“In a media field of this kind, it is quite clear that communications by the authorities must be rapid.”
The Department for Communications at the Foreign Ministry is on standby round the clock. In addition, the staff have been trained how to answer the on-call telephone, crisis situations are practised several times a year and technology has been improved.
The Timanttiteko award granted by the Security and Defence Committee in 2011 to the Embassy of Finland in Tokyo can be regarded as evidence of the organization’s exemplary performance. The prize was awarded for effective crisis management and dissemination of information – especially the innovative use of social media – in connection with the earthquake and subsequent tsunami and nuclear power plant accident in Japan.
“Our goal is to communicate quickly and openly, in order to help Finns,” Mölsä continues.
“There are certain conditions to openness, however. The authorities may not violate the protection of anyone’s privacy or endanger the situation. Each situation requires balancing between these two needs.”
The requirements for crisis preparedness are increasing all the time. During the current year alone, the Foreign Ministry has handled 200 crisis situations that have been linked for instance with natural disasters and transport accidents or terrorist attacks.
There have been 40,000 consular cases in which the Ministry has assisted Finns encountering difficulties around the world; this is double the figure for the year 2004.
During the same period, the number of trips abroad made by Finns has increased from six million to ten million per year.
The Ministry for Foreign Affairs seeks to prevent Finns from getting in distress or crisis situations abroad in advance by offering travel safety services. Finnish diplomatic missions publish travel advice on more than a hundred countries, and Finns travelling abroad can file a notice of their trip in the electronic travel notification system.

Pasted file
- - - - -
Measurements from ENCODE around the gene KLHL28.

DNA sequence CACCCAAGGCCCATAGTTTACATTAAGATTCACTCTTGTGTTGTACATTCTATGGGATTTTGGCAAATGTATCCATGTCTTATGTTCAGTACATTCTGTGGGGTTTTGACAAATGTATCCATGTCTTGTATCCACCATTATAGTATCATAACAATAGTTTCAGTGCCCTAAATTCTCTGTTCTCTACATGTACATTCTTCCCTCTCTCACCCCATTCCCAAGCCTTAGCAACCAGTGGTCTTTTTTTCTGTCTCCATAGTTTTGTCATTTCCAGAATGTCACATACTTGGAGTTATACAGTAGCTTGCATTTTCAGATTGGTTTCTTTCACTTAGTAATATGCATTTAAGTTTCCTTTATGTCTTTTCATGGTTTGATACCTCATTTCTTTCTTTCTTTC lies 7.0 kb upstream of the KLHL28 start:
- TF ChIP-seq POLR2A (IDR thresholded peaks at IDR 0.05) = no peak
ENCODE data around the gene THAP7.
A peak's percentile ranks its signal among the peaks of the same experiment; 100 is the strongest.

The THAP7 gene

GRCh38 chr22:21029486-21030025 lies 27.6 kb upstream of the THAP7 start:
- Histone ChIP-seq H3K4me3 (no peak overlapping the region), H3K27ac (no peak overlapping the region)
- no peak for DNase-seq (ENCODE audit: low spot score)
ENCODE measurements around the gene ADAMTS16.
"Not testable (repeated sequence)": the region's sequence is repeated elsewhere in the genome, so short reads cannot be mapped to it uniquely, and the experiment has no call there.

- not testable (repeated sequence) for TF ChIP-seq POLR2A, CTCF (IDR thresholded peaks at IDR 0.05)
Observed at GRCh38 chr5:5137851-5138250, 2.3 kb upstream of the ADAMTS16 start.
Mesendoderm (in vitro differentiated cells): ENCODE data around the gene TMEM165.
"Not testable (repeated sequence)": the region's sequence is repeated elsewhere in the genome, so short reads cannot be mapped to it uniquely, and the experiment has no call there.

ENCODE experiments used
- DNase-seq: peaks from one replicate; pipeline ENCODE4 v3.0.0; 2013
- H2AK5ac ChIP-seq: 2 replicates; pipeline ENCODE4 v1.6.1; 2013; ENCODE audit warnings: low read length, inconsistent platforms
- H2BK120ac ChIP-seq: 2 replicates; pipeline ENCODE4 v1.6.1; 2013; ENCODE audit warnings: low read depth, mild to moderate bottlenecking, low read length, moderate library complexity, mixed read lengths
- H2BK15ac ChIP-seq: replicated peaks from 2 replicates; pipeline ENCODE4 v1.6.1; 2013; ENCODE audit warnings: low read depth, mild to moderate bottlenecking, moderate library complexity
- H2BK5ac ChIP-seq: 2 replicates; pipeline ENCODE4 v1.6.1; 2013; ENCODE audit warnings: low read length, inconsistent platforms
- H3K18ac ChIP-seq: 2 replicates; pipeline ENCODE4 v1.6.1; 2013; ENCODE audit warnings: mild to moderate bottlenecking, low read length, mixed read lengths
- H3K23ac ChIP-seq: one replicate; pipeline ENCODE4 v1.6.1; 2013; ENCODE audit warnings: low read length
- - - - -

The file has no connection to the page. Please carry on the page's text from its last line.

Through the system, it has been possible to send text messages warning travellers for example of the threat of a terrorist attack or a natural disaster. The system, introduced in early 2013, has increased the number of travel notifications by more than sixfold.
“The world isn’t a bit safer for Finnish travellers than it was a decade ago, and crises are never identical,” says Teemu Turunen, Director of the Unit for Consular Assistance.
“We can’t ensure the safety of Finns abroad, but now we are better prepared to assist Finns caught in crisis situations.”
The Asian tsunami catastrophe claimed an estimated 280,000 lives in 14 different states of the area. An estimated 220,000 victims were Indonesian, but there were also thousands of casualities in Sri Lanka, India and Thailand.
Aside from the dead and missing, about 1.7 million people are estimated to have lost their homes.
When the tsunami struck, many tourists were on holiday in the affected area; for instance about 3,000 Finns were in Thailand and over 600 in Sri Lanka.
In all, 179 Finns lost their lives in the tsunami, making it the greatest major accident affecting Finns in peacetime.
A total of 52 countries reported that their citizens had died in connection with the tsunami.
The Embassy of Finland in Bangkok will honour the memory of the victims on behalf of the State of Finland by participating in the memorial ceremony that the Thai authorities will hold in Khao Lak on Boxing Day – ten years after the tsunami.
The Evangelical Lutheran Church of Finland jointly with the Kotikirkko church in Phuket will hold a memorial event to commemorate the victims of the natural disaster at Kata Beach Resort on 27 December at 17:00 local time.
Evangelical Lutheran Church tourist priest Jyrki Markkanen is responsible for the practical arrangements, together with the Embassy of Finland. The event is open to everyone.
“On Boxing Day, the tsunami will be relived in hundreds of Finnish homes,” says Kirsti Westphalen, Ambassador of Finland in Bangkok. “Our thoughts are with the victims and their families.”